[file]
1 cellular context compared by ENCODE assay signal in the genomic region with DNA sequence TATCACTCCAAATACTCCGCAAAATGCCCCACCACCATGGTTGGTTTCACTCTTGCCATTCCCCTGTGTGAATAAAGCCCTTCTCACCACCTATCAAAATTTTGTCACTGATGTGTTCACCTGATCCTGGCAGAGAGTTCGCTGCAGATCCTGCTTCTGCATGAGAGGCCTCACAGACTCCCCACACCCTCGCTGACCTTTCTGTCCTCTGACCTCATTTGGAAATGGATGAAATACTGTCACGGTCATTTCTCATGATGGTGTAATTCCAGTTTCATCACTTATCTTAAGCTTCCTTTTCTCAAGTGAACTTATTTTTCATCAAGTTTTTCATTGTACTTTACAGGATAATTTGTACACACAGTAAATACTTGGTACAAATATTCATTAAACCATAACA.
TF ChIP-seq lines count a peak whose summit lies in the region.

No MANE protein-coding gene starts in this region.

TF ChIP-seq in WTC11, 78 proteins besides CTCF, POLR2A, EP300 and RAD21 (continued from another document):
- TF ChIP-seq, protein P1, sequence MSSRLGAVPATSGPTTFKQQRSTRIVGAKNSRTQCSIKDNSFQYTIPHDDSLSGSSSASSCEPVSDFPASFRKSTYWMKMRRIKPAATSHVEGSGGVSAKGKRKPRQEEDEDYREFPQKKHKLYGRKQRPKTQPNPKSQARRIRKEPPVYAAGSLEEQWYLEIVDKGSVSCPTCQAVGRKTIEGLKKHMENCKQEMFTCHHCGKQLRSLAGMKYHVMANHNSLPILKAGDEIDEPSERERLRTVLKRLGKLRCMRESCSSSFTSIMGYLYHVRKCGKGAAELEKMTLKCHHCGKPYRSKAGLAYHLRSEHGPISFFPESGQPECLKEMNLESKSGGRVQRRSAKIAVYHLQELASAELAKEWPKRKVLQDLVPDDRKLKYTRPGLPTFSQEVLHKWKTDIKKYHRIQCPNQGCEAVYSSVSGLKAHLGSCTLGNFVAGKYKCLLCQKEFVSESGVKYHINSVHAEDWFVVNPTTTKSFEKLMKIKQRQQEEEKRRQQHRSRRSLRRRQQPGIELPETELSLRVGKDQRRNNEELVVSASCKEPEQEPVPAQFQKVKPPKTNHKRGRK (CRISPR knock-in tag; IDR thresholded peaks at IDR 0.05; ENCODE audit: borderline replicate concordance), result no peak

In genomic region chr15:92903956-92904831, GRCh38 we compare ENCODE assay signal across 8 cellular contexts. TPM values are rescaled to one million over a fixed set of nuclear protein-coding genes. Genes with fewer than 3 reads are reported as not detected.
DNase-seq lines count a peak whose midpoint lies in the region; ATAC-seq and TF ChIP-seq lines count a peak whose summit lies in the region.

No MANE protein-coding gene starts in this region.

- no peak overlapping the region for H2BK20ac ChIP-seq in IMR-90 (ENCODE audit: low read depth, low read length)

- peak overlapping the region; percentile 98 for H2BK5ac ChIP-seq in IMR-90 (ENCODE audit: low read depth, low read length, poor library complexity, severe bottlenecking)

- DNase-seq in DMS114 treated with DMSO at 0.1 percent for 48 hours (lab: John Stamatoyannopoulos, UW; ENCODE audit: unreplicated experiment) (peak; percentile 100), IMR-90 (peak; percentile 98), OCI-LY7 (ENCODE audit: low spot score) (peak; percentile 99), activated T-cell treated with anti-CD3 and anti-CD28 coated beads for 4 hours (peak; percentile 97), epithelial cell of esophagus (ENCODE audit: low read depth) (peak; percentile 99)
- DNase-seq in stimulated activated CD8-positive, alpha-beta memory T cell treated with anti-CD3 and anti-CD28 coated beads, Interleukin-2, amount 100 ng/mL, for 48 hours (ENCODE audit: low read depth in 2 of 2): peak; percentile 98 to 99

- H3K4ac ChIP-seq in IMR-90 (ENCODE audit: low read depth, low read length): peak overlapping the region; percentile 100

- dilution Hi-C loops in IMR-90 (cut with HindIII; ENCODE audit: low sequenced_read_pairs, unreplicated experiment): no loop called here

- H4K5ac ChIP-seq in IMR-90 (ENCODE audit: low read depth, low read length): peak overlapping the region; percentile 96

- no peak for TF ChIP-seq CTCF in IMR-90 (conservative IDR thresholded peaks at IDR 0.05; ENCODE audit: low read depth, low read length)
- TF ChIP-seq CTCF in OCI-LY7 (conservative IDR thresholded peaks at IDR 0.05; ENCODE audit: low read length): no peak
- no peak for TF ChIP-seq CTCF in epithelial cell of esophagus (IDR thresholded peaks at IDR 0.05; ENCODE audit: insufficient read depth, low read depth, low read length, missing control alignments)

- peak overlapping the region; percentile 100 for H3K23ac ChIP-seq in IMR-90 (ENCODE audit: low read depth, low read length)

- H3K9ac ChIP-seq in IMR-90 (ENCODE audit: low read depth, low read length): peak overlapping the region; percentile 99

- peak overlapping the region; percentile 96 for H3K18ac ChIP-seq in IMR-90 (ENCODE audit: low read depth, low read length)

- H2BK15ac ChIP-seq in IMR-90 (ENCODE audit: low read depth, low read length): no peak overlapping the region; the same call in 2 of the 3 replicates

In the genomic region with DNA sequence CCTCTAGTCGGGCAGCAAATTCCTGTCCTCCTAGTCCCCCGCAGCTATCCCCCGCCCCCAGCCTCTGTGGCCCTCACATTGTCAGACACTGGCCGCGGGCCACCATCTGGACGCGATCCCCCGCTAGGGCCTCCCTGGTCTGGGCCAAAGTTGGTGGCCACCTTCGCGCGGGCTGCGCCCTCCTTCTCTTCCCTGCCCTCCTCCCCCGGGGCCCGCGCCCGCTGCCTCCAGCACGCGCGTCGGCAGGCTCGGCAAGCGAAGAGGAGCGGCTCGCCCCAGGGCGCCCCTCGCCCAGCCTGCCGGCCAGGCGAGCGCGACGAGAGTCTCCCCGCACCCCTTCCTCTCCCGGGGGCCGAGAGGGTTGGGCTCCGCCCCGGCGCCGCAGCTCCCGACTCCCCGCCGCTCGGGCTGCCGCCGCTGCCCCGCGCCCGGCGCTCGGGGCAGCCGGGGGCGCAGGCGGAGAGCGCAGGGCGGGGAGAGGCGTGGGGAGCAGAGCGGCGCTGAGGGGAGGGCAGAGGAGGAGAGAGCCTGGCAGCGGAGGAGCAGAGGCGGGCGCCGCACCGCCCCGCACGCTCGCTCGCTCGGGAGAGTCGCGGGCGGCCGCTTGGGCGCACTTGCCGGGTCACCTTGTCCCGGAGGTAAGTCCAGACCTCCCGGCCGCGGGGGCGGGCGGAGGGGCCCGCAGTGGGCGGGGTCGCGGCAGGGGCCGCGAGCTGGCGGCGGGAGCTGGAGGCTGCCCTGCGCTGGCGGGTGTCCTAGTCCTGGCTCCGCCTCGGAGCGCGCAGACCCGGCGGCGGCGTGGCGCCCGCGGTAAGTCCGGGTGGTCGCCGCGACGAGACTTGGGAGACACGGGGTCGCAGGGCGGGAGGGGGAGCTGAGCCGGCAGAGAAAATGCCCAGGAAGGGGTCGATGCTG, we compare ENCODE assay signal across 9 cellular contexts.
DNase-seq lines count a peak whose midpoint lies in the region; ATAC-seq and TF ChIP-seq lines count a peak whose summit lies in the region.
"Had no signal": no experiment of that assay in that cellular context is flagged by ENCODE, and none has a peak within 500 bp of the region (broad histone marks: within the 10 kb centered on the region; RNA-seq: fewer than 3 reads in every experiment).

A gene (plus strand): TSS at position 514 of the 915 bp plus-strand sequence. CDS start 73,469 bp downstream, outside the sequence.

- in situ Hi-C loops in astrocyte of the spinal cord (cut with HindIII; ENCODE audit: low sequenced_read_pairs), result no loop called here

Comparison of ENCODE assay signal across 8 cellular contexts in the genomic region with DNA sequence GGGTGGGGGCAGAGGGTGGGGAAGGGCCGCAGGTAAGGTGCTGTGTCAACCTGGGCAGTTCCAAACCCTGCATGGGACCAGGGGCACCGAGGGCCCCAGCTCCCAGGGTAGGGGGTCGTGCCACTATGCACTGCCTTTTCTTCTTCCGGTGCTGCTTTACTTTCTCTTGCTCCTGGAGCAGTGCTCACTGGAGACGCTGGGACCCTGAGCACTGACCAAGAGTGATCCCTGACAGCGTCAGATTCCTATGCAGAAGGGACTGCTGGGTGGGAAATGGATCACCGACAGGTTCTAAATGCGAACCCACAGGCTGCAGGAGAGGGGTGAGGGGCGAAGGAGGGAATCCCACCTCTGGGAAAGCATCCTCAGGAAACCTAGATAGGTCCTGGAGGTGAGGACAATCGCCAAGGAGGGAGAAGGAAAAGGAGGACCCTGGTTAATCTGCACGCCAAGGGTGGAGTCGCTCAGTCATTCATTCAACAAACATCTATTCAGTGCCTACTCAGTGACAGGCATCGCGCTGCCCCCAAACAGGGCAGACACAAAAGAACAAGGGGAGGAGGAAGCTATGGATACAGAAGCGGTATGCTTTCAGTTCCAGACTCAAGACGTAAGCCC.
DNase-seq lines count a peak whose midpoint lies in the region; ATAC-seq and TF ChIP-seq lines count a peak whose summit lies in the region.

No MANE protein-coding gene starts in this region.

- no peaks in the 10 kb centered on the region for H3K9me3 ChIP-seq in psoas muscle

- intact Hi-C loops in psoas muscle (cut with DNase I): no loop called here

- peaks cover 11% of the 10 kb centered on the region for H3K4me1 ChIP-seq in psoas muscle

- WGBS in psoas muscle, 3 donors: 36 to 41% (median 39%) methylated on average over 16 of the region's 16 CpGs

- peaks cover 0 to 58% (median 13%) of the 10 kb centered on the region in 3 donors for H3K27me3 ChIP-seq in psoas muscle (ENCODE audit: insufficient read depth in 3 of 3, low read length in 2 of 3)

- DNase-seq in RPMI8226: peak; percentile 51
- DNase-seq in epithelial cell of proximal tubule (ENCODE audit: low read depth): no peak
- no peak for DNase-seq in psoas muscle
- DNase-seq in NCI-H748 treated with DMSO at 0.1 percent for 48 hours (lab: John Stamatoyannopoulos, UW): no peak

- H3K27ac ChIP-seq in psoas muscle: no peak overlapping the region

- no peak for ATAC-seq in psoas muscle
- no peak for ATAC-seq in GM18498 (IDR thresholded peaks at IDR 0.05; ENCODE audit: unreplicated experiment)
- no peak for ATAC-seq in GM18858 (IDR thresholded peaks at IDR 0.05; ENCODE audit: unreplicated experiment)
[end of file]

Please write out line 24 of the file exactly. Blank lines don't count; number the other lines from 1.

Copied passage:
DNase-seq lines count a peak whose midpoint lies in the region; ATAC-seq and TF ChIP-seq lines count a peak whose summit lies in the region.